Carhenge is listed as "one of the top 25 places to see before you die." I agree. The place is too cool!

Click on any image for a closer view.

Alliance Nebraska

Alliance Nebraska is best known as the home of Carhenge. It is also the place where my great-grandparents, Charles and Hester Meehan, are buried.

With Sue's excellent records and the help of a cemetery worker, we were able to find the resting places of both Charles and Hester. They were not buried together, and neither grave was marked. Judging from the huge sections of unmarked graves, this must have been quite common in the Depression when they died. Plots were not purchased ahead of time in anticipation of need, but only when needed.

The beautiful cemetery contained a great number of hand-made headstones, each very poignant.

Sunset just north of Alliance.

This home-made stone marking the grave of Baby Motley was the most heart-wrenching in the entire cemetery to me.

The back of the Baby Motley grave.

My sister Sharon photographs the grave next to that of our great-grandfather which is unmarked.

The colorful Alliance Theater facade is reflected in the glass of the post office.

Friday, October 19, 2007

North Platte

We spent a couple of hours at the Lincoln County Historical Museum here. Topping Sue's "to see" list was the replica of the WWII Canteen which met every troop train coming through North Platte. Over 6 million servicemen and women were greeted and served sandwiches, coffee, cookies, cakes and homemade goodies prepared by the volunteers.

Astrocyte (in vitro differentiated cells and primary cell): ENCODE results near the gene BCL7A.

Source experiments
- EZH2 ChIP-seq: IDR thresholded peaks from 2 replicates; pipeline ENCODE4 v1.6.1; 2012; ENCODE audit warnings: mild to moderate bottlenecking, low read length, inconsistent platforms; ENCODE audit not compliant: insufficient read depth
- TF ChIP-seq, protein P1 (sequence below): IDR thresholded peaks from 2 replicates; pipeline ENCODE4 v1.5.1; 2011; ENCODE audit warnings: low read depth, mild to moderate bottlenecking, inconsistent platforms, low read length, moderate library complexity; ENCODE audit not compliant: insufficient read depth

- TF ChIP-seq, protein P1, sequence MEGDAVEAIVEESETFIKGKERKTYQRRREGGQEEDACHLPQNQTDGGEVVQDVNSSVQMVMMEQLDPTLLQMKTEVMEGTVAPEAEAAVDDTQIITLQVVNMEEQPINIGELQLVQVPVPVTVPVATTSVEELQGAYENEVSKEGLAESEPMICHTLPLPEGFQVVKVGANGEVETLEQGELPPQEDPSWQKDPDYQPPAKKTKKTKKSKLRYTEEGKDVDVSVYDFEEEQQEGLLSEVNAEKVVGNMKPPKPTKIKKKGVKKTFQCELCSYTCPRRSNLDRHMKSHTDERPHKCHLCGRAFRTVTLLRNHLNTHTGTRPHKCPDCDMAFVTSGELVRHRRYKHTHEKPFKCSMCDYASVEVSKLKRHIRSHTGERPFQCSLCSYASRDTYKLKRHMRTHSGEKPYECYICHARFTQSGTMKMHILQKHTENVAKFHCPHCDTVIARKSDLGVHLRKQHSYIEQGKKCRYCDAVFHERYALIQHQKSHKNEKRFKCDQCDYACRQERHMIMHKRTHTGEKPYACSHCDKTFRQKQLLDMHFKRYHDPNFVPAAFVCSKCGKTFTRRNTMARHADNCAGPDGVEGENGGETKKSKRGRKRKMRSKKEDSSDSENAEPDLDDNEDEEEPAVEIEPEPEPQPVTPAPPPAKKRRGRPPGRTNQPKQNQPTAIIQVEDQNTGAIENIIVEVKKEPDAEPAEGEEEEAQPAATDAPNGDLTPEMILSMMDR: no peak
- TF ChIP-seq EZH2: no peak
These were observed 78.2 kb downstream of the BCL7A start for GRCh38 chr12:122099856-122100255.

The story of this incredible feat is recounted in Bob Greens's book Once Upon a Town: The Miracle of the North Platte Canteen.

In addition to the canteen, the museum had "vignettes" of everything imaginable: kitchen, laundry, department store, music room, funeral parlor, photography studio, a huge salt and pepper shaker collection, hospital, post office, and a sewing room. Most of the items were from the 1940's. I was definitely born too late!



This tattered American flag from WWII was my favorite textile in the museum.

In Every Town

Our drive west along Highway 30 (we avoided the interstate) took us through many very small towns. Each one was dominated by one thing - grain elevators right next to the railroad tracks. I've never seen trains longer than the ones we saw in Nebraska - all hauling grain. The whistles made such a haunting sound.



This lone elevator was my favorite from the dozens we saw. I love the texture and color of the rusted tin. Make sure to click on the image for a closer view.

Gothenburg


I wish we'd had more time in Gothenburg, as it is filled with beautiful, historic homes. We limited ourselves to the Sod House Museum and the Pony Express station.